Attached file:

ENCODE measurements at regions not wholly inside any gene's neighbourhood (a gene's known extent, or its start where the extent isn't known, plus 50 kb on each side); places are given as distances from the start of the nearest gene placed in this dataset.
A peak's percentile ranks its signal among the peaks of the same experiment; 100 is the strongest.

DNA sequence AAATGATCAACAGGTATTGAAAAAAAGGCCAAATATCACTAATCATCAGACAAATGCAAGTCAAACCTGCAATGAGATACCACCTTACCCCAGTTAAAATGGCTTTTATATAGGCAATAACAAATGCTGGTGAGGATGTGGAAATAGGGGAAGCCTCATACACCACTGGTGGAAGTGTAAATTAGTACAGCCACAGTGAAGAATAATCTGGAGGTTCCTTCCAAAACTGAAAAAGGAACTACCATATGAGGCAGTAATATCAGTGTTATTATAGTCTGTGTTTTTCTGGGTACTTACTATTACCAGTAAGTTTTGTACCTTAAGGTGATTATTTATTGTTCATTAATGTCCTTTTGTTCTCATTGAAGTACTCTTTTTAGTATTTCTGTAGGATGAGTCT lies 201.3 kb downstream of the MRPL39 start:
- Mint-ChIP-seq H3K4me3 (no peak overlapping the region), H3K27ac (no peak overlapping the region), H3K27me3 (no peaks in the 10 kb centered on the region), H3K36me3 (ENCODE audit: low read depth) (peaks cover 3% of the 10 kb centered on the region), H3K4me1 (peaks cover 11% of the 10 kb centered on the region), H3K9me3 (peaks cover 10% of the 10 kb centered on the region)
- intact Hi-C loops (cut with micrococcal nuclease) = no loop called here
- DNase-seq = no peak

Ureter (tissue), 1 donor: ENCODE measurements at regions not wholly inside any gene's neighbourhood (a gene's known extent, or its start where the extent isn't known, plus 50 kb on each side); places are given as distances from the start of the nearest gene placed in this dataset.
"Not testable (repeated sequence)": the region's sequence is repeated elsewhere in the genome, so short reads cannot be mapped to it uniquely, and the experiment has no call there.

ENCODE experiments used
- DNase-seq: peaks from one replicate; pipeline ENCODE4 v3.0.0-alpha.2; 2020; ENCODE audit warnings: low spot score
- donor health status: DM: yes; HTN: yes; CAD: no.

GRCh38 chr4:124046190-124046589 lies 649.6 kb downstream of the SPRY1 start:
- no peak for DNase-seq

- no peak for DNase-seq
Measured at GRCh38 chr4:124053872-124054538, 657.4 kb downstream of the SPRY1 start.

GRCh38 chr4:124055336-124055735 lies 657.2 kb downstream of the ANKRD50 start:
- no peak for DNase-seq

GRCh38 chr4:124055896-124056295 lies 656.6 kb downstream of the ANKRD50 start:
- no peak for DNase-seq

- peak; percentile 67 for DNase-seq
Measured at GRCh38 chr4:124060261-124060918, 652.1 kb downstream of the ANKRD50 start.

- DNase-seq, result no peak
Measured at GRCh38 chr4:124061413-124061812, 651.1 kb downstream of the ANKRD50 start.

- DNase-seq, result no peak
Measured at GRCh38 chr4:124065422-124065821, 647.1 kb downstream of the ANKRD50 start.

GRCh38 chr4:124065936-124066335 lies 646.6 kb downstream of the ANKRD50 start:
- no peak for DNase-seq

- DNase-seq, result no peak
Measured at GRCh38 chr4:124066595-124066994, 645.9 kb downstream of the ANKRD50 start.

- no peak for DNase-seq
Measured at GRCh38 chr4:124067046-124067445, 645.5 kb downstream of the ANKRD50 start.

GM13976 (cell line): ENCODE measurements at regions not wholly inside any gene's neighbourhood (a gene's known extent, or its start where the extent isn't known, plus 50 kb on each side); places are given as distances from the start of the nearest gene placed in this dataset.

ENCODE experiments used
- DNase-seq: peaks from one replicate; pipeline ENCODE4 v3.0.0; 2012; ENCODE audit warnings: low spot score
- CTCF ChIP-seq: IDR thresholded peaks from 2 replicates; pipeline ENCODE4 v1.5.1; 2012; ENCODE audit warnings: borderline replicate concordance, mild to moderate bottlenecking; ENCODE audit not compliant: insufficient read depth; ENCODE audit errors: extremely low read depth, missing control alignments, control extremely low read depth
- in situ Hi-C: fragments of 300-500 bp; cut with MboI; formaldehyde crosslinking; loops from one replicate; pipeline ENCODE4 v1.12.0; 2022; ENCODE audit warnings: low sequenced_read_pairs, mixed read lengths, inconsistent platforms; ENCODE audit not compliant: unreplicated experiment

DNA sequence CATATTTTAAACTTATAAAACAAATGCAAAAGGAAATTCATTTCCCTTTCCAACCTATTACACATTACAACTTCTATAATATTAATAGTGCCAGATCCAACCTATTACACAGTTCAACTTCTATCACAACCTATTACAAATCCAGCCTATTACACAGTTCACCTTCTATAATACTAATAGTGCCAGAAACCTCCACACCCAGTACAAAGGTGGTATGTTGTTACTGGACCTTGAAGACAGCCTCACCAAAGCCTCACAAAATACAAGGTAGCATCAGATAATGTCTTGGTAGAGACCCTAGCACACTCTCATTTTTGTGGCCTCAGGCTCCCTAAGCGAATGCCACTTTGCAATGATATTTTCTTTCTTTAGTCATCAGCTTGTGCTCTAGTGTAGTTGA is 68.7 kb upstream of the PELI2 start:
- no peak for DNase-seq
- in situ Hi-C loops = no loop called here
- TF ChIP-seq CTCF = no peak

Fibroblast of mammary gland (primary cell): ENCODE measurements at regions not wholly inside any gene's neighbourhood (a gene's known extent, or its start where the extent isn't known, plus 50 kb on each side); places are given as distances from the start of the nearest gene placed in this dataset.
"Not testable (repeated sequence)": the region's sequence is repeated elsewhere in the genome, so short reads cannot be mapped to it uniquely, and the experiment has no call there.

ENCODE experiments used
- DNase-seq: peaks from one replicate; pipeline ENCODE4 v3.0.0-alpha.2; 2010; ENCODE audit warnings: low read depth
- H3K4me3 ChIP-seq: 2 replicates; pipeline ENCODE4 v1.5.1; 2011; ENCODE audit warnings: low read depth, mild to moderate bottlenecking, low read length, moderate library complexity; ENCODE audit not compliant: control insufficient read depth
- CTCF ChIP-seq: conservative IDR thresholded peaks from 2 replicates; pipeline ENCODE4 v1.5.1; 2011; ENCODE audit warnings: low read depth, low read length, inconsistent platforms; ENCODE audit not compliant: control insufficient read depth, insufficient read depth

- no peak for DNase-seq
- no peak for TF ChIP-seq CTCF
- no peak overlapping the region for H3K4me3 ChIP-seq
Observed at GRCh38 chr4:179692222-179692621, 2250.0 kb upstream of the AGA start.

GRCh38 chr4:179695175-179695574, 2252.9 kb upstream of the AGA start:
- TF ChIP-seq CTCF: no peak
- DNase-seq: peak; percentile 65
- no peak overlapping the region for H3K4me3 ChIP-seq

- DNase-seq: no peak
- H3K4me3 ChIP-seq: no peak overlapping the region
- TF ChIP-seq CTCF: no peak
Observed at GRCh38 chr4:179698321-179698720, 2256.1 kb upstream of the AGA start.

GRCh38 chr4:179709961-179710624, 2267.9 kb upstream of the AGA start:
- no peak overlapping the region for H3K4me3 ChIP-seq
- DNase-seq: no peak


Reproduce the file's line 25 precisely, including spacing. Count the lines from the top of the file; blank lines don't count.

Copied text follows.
Measured at GRCh38 chr4:124065422-124065821, 647.1 kb downstream of the ANKRD50 start.